As you may expect, these environmental conditions have dramatically shaped the coral reef ecosystems surrounding these islands. I spend all of my time researching coral health and disease along the leeward side of the Big Island, so the MHI RAMP cruise has been a unique opportunity to see the myriad of factors shaping coral reef structure on other islands. On the leeward reef slopes of the Big Island, you generally see dense Porites compressa beds as far as the eye can see.  The lower wave action due to deeper water along this coastline facilitates growth of this fragile species, which provides important habitat for many reef fish and invertebrates. Kaua`i’s leeward reefs are a different story. Many of the leeward study sites are comprised of flat algal covered pavement, bolder and small patches of consolidated reef. On the windward coast, reefs are primarily composed of flat pavement, rubble and boulders covered with low profile coral colonies. Overall, Kaua`i’s coral communities are sparser, comprised of smaller colonies and dominated by the more wave tolerant genera such as the pocilloporids and montiporids. So where has all the coral gone? 

Kaua’i’s older age plays a large role the overall reef structure. As Kaua`i moves further away from the hotspot that the Big Island currently resides over, it moves into higher latitudes less favorable for coral growth. The slow erosion of the land and reefs also generates sand and together with the high wind and wave action can act like sand paper and scour the substrate. Wave action is arguably one of the most significant factors shaping reef structure in Hawai`i.  High wave action prevents the development of fragile species and large colonies that can be easily broken off the substrate. Heavy rainfall along the windward coasts also transports large amounts of sediment onto the reefs reducing water clarity necessary for coral growth. Along the leeward coast of Kaua`i agricultural and residential development has facilitated sedimentation events during infrequent large rainfalls. These events blanket the reefs with fine red silt than can smother coral and reduced light.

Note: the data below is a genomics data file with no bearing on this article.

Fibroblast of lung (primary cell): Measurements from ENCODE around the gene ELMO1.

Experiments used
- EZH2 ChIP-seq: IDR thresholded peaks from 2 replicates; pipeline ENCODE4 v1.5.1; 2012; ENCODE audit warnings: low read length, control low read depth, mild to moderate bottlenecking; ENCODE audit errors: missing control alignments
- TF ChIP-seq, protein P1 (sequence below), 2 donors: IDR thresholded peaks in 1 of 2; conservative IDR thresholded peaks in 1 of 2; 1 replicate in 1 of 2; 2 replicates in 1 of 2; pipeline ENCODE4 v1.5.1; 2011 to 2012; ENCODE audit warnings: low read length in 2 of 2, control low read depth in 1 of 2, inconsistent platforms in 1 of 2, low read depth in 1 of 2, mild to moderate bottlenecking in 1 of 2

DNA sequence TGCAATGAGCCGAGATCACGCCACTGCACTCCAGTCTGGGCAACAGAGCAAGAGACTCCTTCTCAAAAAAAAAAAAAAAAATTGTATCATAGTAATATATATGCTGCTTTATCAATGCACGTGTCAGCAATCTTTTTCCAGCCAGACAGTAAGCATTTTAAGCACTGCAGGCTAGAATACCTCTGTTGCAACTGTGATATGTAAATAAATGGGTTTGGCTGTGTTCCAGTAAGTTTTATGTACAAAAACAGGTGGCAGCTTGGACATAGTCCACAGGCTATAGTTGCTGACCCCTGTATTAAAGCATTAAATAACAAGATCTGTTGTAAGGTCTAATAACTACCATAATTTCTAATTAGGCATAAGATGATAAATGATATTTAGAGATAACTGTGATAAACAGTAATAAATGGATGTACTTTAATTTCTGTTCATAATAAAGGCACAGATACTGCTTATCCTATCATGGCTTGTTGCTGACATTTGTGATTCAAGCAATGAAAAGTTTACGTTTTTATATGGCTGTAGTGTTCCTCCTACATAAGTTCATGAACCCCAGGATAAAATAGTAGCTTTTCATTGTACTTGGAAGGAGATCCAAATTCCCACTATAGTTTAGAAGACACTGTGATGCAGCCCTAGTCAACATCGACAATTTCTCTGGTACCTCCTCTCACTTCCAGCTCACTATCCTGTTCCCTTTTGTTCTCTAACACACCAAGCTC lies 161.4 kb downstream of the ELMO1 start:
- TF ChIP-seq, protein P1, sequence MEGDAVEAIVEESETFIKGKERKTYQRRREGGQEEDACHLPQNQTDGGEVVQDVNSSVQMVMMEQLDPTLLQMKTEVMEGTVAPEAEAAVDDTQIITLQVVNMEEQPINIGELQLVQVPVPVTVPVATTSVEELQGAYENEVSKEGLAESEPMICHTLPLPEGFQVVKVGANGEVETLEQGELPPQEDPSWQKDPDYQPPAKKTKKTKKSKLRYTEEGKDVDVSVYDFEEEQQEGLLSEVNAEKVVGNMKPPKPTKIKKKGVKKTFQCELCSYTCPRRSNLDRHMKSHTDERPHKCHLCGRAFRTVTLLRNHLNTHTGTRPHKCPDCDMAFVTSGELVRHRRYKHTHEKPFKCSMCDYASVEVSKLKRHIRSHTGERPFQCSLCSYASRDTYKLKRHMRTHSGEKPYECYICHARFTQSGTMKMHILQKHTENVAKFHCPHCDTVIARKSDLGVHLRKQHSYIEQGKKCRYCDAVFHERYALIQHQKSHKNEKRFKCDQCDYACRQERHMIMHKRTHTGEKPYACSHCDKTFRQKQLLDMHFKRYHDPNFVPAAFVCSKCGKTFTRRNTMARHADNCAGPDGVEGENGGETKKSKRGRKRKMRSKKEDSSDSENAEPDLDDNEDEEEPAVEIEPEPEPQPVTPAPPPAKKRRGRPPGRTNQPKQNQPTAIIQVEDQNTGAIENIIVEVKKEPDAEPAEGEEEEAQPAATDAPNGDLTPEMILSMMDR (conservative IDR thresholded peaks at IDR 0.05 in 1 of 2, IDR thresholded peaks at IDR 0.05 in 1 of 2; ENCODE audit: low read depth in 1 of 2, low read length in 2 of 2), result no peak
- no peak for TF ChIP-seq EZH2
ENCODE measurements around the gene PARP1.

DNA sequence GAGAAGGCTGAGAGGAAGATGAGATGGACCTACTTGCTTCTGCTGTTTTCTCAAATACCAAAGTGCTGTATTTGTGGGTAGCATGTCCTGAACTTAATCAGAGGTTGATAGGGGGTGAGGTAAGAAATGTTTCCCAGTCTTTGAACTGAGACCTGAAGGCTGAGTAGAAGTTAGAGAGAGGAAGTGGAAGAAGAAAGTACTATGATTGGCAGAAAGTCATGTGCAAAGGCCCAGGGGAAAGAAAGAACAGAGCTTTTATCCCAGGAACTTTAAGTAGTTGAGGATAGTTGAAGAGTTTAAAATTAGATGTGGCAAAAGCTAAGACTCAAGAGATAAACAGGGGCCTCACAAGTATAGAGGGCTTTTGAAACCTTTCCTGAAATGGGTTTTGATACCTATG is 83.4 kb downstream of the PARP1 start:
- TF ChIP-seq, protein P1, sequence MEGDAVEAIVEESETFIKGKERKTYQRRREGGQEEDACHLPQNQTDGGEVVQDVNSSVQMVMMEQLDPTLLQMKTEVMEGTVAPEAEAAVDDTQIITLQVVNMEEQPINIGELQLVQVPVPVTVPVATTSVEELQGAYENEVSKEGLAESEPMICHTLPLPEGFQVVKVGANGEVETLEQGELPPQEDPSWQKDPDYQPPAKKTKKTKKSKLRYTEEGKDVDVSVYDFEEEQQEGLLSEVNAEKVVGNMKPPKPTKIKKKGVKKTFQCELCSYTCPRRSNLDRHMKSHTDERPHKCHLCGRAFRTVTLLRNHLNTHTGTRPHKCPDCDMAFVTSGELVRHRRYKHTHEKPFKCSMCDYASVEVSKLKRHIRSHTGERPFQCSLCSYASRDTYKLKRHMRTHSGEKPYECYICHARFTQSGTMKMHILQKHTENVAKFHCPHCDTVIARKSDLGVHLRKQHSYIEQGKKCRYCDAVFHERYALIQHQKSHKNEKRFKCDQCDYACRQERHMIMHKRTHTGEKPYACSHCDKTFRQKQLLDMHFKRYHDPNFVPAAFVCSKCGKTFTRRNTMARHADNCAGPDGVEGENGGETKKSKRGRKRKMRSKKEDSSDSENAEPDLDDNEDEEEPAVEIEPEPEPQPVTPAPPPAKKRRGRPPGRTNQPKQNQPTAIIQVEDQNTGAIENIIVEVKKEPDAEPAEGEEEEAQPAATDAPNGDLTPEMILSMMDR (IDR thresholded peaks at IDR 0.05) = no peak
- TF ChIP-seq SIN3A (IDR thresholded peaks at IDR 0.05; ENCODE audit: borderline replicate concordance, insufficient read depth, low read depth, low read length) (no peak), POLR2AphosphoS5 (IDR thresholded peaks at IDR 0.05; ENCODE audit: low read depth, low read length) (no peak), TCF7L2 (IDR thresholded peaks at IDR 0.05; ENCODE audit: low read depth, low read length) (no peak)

Coastal erosion along West Kaua`i. Photo by: Courtney Couch
While many of Kauai’s reefs no longer have the structural complexity and coral cover that the Big Island now has, it does have flora and fauna not commonly found on the Big Island. While Kaua`i lacks vast stretches of coral like we see on the Big Island, there is quite a diversity of algae (limu).  My dive buddy is a phycologist (limu expert) and frequently finds uncommon species, which is very exciting for him, and very educational for us.  From a coral biologist’s perspective South Kaua`i does have unique coral communities. We found one of the largest populations of Pocillopora eydouxi I have ever seen. This beautiful species can reach up to 100 cm in diameter and its intricate branches serve as a refuge for a range of fish and invertebrates.
Pocillopora eydouxi colonies provide important habitat for reef fauna. Photo by: Courtney Couch
At a site not too far away we also encountered an unusually high number of cryptic coral species such as Leptoseris incrustans, Leptoseris tubulifera, Leptoseris papyracea, and Cosinaraea wellsi.  As for fish, Kaua`i and especially Ni`ihau still have large curious predators such as uku and `omilu and kahala that come to see what you are all about on the dives.   However, none of the teams saw more than a couple of sharks here and there, which was surprising.  Where there is complexity (a lot of vertical relief of the substrate), there are nice aggregations of fish, and they typically are much larger up here.  
Antipathes sp. found along South Kaua`i. Photo by: Courtney Couch
Even with the less than ideal weather conditions, the scientists and crew aboard the Hi`ialakai have successfully completed our surveys around Kaua`i, Ni`ihau and West O`ahu.  With two days left in the second leg, we are ready for the last segment of the cruise, South Moloka`i.